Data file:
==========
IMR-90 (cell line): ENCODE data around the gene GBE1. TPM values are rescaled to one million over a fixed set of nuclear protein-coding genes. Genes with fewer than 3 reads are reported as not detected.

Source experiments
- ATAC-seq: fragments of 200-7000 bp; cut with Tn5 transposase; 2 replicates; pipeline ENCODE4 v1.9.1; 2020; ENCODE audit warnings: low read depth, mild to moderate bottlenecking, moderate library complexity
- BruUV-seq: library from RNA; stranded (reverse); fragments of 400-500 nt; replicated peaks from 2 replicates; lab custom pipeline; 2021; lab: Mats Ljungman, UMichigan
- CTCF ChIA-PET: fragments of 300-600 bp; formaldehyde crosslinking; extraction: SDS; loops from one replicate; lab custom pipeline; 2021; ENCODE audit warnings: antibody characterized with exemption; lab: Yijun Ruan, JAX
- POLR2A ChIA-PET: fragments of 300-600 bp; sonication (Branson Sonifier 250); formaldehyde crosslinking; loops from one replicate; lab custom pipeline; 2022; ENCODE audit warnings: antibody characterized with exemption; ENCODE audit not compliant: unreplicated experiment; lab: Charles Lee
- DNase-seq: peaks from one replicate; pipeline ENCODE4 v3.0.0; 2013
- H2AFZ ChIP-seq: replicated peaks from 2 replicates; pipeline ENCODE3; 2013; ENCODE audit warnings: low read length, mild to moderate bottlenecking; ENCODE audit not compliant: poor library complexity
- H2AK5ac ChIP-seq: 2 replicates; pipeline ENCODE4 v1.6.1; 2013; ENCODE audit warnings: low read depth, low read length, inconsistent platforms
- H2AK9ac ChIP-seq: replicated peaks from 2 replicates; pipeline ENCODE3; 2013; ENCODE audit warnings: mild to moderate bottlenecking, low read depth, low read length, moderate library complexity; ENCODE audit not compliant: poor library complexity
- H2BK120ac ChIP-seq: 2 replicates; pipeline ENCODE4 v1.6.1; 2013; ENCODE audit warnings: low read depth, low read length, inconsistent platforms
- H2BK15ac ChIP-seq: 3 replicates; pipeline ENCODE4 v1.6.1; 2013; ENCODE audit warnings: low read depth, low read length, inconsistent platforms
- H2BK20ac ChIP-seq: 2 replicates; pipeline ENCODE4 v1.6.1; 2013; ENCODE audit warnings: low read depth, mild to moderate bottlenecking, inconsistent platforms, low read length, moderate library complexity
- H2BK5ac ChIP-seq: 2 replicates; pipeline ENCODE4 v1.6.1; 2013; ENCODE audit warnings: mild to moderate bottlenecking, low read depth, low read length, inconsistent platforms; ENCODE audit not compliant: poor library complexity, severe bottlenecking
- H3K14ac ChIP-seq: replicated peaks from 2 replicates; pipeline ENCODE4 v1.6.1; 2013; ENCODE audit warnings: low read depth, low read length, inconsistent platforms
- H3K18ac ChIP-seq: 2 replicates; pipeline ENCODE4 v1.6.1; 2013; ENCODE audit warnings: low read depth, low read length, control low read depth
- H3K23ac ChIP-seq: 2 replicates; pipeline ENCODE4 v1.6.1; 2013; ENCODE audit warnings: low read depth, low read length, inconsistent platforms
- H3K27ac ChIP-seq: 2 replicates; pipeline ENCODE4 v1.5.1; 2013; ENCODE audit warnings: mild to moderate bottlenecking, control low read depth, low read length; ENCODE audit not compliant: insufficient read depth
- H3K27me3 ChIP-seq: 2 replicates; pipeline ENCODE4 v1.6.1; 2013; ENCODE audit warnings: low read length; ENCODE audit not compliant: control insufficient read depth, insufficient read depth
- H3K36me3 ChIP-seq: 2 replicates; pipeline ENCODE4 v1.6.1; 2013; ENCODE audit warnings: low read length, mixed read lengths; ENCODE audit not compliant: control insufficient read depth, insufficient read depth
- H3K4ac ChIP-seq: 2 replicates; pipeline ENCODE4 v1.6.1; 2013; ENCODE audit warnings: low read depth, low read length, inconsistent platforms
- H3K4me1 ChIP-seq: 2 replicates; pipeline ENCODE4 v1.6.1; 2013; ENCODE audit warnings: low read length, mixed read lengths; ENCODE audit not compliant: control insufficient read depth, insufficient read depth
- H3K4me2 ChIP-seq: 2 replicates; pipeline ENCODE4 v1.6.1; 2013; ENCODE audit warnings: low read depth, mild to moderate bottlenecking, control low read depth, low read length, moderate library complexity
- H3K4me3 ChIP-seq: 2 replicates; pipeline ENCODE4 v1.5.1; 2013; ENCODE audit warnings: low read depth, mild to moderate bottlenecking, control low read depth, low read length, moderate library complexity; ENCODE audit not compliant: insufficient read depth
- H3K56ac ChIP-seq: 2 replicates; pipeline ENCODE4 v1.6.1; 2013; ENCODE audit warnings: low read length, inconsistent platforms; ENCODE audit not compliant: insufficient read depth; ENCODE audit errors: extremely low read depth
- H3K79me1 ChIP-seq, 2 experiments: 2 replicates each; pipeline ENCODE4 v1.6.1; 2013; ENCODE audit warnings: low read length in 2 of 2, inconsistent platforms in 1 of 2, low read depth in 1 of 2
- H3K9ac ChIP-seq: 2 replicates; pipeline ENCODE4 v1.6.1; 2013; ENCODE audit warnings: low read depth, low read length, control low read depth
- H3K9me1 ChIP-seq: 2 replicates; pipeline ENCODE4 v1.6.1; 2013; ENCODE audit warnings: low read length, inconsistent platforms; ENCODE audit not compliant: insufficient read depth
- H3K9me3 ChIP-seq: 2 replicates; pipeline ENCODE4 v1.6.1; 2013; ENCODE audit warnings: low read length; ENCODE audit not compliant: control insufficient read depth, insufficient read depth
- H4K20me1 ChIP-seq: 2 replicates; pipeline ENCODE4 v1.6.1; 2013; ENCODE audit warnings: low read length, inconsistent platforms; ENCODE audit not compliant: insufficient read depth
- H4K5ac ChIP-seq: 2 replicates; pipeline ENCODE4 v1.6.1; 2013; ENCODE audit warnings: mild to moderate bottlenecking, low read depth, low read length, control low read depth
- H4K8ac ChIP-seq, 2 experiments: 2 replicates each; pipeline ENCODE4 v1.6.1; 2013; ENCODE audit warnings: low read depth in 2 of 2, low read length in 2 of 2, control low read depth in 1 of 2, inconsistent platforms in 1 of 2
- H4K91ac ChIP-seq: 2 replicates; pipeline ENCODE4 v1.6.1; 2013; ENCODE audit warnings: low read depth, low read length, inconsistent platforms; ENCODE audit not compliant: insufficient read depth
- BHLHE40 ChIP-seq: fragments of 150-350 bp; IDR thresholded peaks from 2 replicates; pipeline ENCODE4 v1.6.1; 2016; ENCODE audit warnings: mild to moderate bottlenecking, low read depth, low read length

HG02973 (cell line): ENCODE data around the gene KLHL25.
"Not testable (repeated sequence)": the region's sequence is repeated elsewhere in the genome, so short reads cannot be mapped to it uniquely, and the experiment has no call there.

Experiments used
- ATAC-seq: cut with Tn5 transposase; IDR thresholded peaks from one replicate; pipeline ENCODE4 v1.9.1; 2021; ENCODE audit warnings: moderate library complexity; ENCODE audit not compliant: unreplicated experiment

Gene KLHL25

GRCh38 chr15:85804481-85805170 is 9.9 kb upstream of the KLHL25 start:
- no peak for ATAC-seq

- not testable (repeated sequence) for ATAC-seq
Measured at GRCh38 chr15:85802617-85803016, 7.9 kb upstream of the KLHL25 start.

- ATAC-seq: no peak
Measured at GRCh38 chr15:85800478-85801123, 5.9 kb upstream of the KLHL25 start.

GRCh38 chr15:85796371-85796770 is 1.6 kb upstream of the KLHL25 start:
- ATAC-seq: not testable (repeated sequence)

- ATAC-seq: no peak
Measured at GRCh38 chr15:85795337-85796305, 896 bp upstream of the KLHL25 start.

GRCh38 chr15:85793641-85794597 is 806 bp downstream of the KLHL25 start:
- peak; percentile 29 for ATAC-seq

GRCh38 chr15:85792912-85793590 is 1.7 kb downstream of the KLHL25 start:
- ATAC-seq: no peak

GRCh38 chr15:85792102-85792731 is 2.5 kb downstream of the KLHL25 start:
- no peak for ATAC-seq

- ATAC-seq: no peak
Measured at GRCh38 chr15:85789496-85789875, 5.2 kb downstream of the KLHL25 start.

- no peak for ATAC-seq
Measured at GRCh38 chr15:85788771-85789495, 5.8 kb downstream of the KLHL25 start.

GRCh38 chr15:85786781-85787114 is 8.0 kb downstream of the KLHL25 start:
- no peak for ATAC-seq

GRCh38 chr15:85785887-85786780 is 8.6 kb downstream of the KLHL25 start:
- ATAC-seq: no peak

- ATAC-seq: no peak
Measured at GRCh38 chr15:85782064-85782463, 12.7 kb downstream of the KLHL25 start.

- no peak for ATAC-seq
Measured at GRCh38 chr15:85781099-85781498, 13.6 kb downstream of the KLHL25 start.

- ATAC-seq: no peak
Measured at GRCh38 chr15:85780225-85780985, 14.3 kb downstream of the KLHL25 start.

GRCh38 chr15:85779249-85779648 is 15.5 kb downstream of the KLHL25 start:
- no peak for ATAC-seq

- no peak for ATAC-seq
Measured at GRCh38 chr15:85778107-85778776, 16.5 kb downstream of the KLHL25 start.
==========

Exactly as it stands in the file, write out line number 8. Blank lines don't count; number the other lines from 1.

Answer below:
- H2AFZ ChIP-seq: replicated peaks from 2 replicates; pipeline ENCODE3; 2013; ENCODE audit warnings: low read length, mild to moderate bottlenecking; ENCODE audit not compliant: poor library complexity